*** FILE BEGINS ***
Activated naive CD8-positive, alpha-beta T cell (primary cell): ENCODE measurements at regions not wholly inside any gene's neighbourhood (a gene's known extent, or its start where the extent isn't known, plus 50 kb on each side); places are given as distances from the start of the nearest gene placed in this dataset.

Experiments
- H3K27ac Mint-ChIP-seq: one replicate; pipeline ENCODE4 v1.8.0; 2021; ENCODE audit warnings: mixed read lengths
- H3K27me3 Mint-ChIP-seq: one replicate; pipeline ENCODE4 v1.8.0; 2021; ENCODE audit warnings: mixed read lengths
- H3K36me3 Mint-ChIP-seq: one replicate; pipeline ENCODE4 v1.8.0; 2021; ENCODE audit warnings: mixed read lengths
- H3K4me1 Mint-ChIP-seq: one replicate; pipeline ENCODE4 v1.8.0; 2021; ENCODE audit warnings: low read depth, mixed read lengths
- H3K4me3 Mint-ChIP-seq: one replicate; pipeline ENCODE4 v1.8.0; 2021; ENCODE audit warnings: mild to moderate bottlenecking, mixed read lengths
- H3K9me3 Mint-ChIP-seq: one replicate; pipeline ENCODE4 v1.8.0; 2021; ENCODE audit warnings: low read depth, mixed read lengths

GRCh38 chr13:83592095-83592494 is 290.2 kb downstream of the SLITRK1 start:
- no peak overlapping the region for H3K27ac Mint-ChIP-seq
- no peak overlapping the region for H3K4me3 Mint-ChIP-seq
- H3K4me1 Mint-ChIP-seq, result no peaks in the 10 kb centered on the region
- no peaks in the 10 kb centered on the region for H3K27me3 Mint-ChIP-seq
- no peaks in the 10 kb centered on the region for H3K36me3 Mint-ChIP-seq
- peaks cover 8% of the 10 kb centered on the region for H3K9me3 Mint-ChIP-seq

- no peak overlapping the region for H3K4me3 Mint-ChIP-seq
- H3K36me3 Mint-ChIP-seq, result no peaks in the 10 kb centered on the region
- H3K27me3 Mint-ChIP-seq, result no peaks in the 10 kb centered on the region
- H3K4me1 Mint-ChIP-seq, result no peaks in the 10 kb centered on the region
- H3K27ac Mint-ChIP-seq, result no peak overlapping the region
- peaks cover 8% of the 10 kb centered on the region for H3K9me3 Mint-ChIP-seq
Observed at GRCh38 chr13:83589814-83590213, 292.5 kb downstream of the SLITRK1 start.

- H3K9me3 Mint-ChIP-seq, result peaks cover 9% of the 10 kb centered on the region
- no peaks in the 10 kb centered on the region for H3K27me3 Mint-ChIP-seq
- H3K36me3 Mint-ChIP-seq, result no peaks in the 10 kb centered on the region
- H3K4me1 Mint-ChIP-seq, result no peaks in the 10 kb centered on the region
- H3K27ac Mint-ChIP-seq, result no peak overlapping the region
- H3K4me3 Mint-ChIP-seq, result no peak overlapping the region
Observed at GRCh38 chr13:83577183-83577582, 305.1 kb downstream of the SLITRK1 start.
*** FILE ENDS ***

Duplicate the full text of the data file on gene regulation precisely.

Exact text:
Activated naive CD8-positive, alpha-beta T cell (primary cell): ENCODE measurements at regions not wholly inside any gene's neighbourhood (a gene's known extent, or its start where the extent isn't known, plus 50 kb on each side); places are given as distances from the start of the nearest gene placed in this dataset.

Experiments
- H3K27ac Mint-ChIP-seq: one replicate; pipeline ENCODE4 v1.8.0; 2021; ENCODE audit warnings: mixed read lengths
- H3K27me3 Mint-ChIP-seq: one replicate; pipeline ENCODE4 v1.8.0; 2021; ENCODE audit warnings: mixed read lengths
- H3K36me3 Mint-ChIP-seq: one replicate; pipeline ENCODE4 v1.8.0; 2021; ENCODE audit warnings: mixed read lengths
- H3K4me1 Mint-ChIP-seq: one replicate; pipeline ENCODE4 v1.8.0; 2021; ENCODE audit warnings: low read depth, mixed read lengths
- H3K4me3 Mint-ChIP-seq: one replicate; pipeline ENCODE4 v1.8.0; 2021; ENCODE audit warnings: mild to moderate bottlenecking, mixed read lengths
- H3K9me3 Mint-ChIP-seq: one replicate; pipeline ENCODE4 v1.8.0; 2021; ENCODE audit warnings: low read depth, mixed read lengths

GRCh38 chr13:83592095-83592494 is 290.2 kb downstream of the SLITRK1 start:
- no peak overlapping the region for H3K27ac Mint-ChIP-seq
- no peak overlapping the region for H3K4me3 Mint-ChIP-seq
- H3K4me1 Mint-ChIP-seq, result no peaks in the 10 kb centered on the region
- no peaks in the 10 kb centered on the region for H3K27me3 Mint-ChIP-seq
- no peaks in the 10 kb centered on the region for H3K36me3 Mint-ChIP-seq
- peaks cover 8% of the 10 kb centered on the region for H3K9me3 Mint-ChIP-seq

- no peak overlapping the region for H3K4me3 Mint-ChIP-seq
- H3K36me3 Mint-ChIP-seq, result no peaks in the 10 kb centered on the region
- H3K27me3 Mint-ChIP-seq, result no peaks in the 10 kb centered on the region
- H3K4me1 Mint-ChIP-seq, result no peaks in the 10 kb centered on the region
- H3K27ac Mint-ChIP-seq, result no peak overlapping the region
- peaks cover 8% of the 10 kb centered on the region for H3K9me3 Mint-ChIP-seq
Observed at GRCh38 chr13:83589814-83590213, 292.5 kb downstream of the SLITRK1 start.

- H3K9me3 Mint-ChIP-seq, result peaks cover 9% of the 10 kb centered on the region
- no peaks in the 10 kb centered on the region for H3K27me3 Mint-ChIP-seq
- H3K36me3 Mint-ChIP-seq, result no peaks in the 10 kb centered on the region
- H3K4me1 Mint-ChIP-seq, result no peaks in the 10 kb centered on the region
- H3K27ac Mint-ChIP-seq, result no peak overlapping the region
- H3K4me3 Mint-ChIP-seq, result no peak overlapping the region
Observed at GRCh38 chr13:83577183-83577582, 305.1 kb downstream of the SLITRK1 start.